In 1995, Fifth-Graders Predicted Today's Internet in a PSA. How Did Other Old Videos About the Web Fare?

The Citizen's Guide to the Future
Aug. 16 2012 1:36 PM

In 1995, Fifth-Graders Predicted Today's Internet in a PSA. How Did Other Old Videos About the Web Fare?

FT-1995 PSA
A 1995 PSA on the promise of the Internet.

Still from YouTube.

What’s better than imagining how new technologies will change society? Looking at how we did it in the ’90s!

This 1995 PSA by fifth-graders in Helena, Mont., made its way around the Internet this week, reminding all of us how different life was less than 20 years ago. These students make a convincing case for logging on by talking about all the great things the networked world would bring us in about 10 years’ time. Their prescient predictions include foreseeing that the Internet would take on the roles of our phones, televisions, offices, and retail stores.


Those might seem like safe guesses today, but remember how Internet looked—and sounded—back then. When you couldn’t even send an email and make a phone call at the same time, it was a big leap to expect that we’d someday gather around our computers to watch Home Improvement. (I do wish someone had warned us about buffering.) Luckily, these kids imagined a more perfect Feline Information Page, and kept us hopeful that the Internet would change everything.  And they weren’t the only ones talking about this promising future in now-hilarious ways.

Let’s journey down the “information superhighway” and check out three other videos that teach us about the Internet in 1995.

“Discovering the World Wide Web”

So how did we talk about the Internet in 1995? Very, very slowly. This user’s guide spends half an hour walking viewers through many things that kindergarteners can do today, like identifying hyperlinks or using a browser’s back and forward buttons. Also notable is the fact that everyone emphasized the difference between the Internet and the World Wide Web. (Now that the Web is dead, who cares, right?)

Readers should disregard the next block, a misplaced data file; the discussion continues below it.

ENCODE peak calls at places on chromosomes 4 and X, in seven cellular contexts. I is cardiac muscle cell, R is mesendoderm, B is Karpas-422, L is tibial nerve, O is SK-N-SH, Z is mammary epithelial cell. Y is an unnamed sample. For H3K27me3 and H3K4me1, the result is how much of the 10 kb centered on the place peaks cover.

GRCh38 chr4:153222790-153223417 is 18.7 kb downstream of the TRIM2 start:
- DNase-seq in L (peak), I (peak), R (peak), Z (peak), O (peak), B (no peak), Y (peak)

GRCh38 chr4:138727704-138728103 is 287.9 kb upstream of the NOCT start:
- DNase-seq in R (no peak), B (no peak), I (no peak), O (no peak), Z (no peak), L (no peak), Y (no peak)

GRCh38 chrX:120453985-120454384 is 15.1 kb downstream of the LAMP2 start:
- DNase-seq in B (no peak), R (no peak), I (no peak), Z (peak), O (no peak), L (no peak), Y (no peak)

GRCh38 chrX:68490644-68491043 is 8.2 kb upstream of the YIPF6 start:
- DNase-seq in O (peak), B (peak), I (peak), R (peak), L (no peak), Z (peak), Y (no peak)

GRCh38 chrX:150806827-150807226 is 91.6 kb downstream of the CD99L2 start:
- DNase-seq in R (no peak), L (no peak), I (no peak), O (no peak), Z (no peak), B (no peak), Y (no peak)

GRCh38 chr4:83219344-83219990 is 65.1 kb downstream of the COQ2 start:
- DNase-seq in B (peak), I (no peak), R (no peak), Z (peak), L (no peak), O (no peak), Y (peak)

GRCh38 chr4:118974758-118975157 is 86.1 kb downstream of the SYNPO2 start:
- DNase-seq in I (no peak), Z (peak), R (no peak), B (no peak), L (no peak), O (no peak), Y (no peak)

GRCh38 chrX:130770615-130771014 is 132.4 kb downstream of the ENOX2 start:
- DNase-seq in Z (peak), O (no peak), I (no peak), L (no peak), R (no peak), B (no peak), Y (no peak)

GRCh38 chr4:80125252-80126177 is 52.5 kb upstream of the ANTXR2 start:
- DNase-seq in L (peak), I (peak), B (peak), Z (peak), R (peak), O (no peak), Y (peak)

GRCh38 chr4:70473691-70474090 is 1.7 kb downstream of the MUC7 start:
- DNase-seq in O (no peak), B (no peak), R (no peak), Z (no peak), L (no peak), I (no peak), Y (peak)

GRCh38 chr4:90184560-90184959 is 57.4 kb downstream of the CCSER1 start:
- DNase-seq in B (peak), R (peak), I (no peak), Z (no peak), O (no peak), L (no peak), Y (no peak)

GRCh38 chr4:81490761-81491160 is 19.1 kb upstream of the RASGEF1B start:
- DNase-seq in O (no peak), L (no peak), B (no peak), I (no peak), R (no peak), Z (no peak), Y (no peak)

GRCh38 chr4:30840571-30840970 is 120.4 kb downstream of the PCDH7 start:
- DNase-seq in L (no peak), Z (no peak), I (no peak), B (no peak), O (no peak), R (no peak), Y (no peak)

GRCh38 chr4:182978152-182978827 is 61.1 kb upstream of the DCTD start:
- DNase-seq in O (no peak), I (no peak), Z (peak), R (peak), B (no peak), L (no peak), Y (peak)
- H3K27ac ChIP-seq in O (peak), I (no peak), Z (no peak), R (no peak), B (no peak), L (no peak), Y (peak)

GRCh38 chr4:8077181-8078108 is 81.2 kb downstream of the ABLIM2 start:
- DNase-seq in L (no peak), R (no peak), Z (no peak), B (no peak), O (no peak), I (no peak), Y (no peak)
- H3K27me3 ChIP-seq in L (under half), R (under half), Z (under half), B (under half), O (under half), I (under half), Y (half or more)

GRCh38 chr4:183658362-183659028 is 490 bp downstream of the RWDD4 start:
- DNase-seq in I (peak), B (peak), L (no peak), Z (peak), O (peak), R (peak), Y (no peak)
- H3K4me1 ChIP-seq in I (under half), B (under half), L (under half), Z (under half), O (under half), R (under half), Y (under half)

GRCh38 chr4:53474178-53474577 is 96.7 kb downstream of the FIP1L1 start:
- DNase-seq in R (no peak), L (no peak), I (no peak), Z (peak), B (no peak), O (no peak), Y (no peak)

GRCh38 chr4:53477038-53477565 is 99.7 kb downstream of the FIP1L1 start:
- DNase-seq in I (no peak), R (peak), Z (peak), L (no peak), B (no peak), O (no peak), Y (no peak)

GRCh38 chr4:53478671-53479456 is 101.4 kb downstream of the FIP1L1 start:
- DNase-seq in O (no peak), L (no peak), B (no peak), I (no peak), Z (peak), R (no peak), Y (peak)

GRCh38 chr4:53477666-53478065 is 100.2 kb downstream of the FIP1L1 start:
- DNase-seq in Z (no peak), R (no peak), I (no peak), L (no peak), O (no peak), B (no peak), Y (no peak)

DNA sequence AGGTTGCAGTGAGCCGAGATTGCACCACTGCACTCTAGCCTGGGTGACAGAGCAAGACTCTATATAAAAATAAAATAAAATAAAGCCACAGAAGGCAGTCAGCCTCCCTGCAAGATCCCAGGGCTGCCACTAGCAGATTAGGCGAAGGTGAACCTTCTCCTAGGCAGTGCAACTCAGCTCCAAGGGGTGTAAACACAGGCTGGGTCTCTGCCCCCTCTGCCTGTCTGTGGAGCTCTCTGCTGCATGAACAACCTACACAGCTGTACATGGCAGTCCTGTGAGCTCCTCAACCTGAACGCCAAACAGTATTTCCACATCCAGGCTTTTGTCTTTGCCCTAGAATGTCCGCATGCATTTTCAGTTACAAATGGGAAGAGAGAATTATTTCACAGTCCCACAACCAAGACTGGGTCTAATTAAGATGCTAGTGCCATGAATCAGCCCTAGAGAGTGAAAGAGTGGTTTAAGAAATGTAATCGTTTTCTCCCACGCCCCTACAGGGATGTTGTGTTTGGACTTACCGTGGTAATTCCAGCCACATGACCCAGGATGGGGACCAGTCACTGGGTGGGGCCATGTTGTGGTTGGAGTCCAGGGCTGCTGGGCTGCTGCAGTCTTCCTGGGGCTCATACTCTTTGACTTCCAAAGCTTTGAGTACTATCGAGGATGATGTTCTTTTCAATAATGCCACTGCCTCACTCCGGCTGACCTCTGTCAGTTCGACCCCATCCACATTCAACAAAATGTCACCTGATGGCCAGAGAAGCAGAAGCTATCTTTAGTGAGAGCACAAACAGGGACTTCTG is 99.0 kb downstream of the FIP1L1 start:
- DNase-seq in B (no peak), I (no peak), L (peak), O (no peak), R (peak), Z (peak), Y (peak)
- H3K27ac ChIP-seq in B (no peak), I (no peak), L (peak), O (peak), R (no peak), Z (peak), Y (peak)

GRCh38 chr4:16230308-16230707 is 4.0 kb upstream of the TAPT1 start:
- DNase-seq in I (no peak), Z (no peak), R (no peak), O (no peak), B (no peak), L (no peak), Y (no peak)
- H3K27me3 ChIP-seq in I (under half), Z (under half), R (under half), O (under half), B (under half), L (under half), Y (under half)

Don’t worry about watching the whole thing. Just a few minutes will give you a good look at how we expected the Internet to change our lives. The main point is how an interconnected world would change how we learn and do research, and those pesky old library books really take a beating. There’s one early cautionary tale at 5:51, though: “You’ll quickly discover the power and the problem with the World Wide Web. It’s so easy to find information that’s so cool to look at and hear that you’ll probably lose all track of time and what you came online to search for in the first place.” #CorgiCam, anyone?

The Incredible Browser

In this clip , the host says what everyone needed to hear in 1995: “The Internet is not just some pie-in-the-sky kind of thing.” IBM’s David Barnes made a name for himself getting people excited about the OS/2, the first operating system with a built-in browser. Most people didn’t really know why that mattered, but Barnes put its influence in no uncertain terms. “If a small business is not looking at the Internet, they better, because their competition is,” he says.

Barnes predicted the coming wave of e-commerce, though it was perhaps too early to realize the fact that collecting data from shoppers would become one of the most valuable marketing tools of the online age. Oh, and how great is his enthusiasm for loading more than one site at a time? Count up how many tabs you have open right now and be thankful we’ve found a better way to multitask.

How the Internet Is Like a Cordless Phone

Discussions about the Internet in 1995 involved a deeper understanding of how it actually operated. It’s safe to say most people today have a vague idea of how the Internet works (it’s a series of tubes, right?), and we don’t want reporters explaining the Internet every time they bring it up. But in the early days of logging on, specifics were everywhere.

Robert Hoff of the Antioch, Calif., library explained that the Internet works by letting a user “log on to a remote computer… to use that computer’s resources.” Today, this explanation of a network is so familiar that it sounds silly to describe the Internet as a tool that lets us sit in front of a faraway computer without leaving our own desk. Of course that’s not the only silly thing here—in a golden example of technological dissonance, the Internet Yellow Pages makes a cameo appearance as a helpful guide to navigating the World Wide Web. How’s that for keeping up with the ’90s?

Future Tense is a partnership of SlateNew America, and Arizona State University.



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